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Version 3 of the GNU General Public License is out.
The Free Software Foundation released GNU GPL v.3, its latest version of its popular free software license, Friday.
"Since we founded the free software movement, over 23 years ago, the free software community has developed thousands of useful programs that respect the user's freedom," FSF Founder and President Richard Stallman, said in prepared remarks. "The programs are in the GNU/Linux operating system, as well as personal computers, telephones, Internet servers, and more. Most of these programs use the GNU GPL to guarantee every user the freedom to run, study, adapt, improve, and redistribute the program."
The organization said that the latest version of the GNU GPL strengthens protections that allow users to use, study, change, and redistribute programs. It allows users to modify the free software on their personal and household devices. The new license also extends compatibility with other free software licenses.
Jeremy Allison said, on behalf of the Samba team, that the latest version is "a great improvement" and "a necessary update to deal with the new threats to free software that have emerged since version 2 of the GPL."
The FSF said much of the free software community warmly embraced the release after an "unprecedented drafting process," which included four published drafts in 18 months. Those generated discussions, which drew thousands of public comments. The comments helped committees, representing the public and private sectors, and legal experts from the Software Freedom Law Center, write the final text, FSF said during its announcement Friday.
"By hearing from so many different groups in a public drafting process, we have been able to write a license that successfully addresses a broad spectrum of concerns," the FSF Executive Director Peter Brown said in a prepared statement.
He added that the groups found common ground on issues like patents, TiVo, and "Treacherous Computing," FSF's tongue-in-cheek term for Microsoft's Trusted Computing Initiative, which covers PC security standards. The FSF scorned the standard and "Tivoization" during the announcement, labeling them schemes to prevent users from utilizing modified or alternate software.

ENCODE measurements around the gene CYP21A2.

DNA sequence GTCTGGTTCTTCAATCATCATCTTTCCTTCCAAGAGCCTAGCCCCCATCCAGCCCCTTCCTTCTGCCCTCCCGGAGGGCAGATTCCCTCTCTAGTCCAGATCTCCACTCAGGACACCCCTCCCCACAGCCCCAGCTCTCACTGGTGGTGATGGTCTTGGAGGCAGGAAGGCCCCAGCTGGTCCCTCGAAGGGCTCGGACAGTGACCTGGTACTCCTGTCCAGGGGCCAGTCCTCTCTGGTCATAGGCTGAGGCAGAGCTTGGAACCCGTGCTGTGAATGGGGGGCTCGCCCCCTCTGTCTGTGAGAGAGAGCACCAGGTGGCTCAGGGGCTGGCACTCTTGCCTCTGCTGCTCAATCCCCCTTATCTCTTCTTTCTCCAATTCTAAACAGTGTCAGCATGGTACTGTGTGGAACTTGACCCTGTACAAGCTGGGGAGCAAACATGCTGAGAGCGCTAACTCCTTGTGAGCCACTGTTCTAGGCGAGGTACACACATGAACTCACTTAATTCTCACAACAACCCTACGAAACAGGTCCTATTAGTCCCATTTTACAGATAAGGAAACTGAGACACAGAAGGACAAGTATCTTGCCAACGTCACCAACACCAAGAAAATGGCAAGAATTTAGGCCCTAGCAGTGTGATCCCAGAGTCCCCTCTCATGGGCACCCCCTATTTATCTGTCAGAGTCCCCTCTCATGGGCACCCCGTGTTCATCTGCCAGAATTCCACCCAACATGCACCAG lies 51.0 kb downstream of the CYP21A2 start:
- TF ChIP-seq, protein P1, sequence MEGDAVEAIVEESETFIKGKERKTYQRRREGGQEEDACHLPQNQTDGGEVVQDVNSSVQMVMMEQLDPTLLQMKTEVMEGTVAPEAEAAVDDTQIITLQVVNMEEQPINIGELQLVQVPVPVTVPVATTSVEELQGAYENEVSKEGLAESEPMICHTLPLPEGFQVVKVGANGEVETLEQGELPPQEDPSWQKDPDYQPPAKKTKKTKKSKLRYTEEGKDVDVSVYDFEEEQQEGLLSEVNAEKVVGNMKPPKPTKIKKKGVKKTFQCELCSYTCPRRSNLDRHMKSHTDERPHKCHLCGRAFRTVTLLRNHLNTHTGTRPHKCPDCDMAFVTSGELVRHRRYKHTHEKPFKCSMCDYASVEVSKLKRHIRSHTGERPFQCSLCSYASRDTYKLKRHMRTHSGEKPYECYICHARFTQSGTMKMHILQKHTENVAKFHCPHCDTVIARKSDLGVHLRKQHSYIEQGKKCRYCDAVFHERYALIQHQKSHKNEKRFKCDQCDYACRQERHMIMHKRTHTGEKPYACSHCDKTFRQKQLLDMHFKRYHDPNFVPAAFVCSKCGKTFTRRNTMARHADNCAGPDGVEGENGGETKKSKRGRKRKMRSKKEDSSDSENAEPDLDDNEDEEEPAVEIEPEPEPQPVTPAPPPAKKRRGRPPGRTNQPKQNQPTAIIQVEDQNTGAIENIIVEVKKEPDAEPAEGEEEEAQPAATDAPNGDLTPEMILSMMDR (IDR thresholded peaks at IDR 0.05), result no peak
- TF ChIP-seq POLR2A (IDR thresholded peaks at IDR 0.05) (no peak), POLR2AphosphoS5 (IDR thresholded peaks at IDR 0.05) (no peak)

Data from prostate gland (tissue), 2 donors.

The group said TiVo blocks modified software, while Trusted Computing standards stop Web sites from working with modified software. The FSF said "both are typically used to impose malicious features" like DRM, a term that FSF also changes from Digital Rights Management to Digital Restrictions Management.
The license begins with a preamble, laying out ideals for free software. The FSF said the new license does not prohibit DRM, but it does not allow users to block software modification.
"Thus, they are free to remove whatever features they dislike," FSF announced Friday.
The FSF said that more than 15 GNU programs would be released under the new license Friday and that the whole GNU Project would follow. The FSF plans educational and outreach programs to promote the new license.
According to FSF, the GNU GPL is the most widely use free software license in the world, with nearly 75% of all free software packages distributed under it. Stallman wrote the first two versions with legal guidance. They were released in 1989 and 1991. The third version -- a result of collaboration between Stallman, the public, industry experts and the Software Freedom Law Center -- aims to address changes in computing and policy around the world.
Stallman's GNU software system, coupled with Linux, is a free operating system under GPL version 2. The GNU components of the system will be released under GPL v.3. If Linux kernel developer Torvalds sticks with the earlier version, as he has previously indicated, the GNU/Linux system will contain GNU packages using the latest version, along with Linux under the old, the FSF said.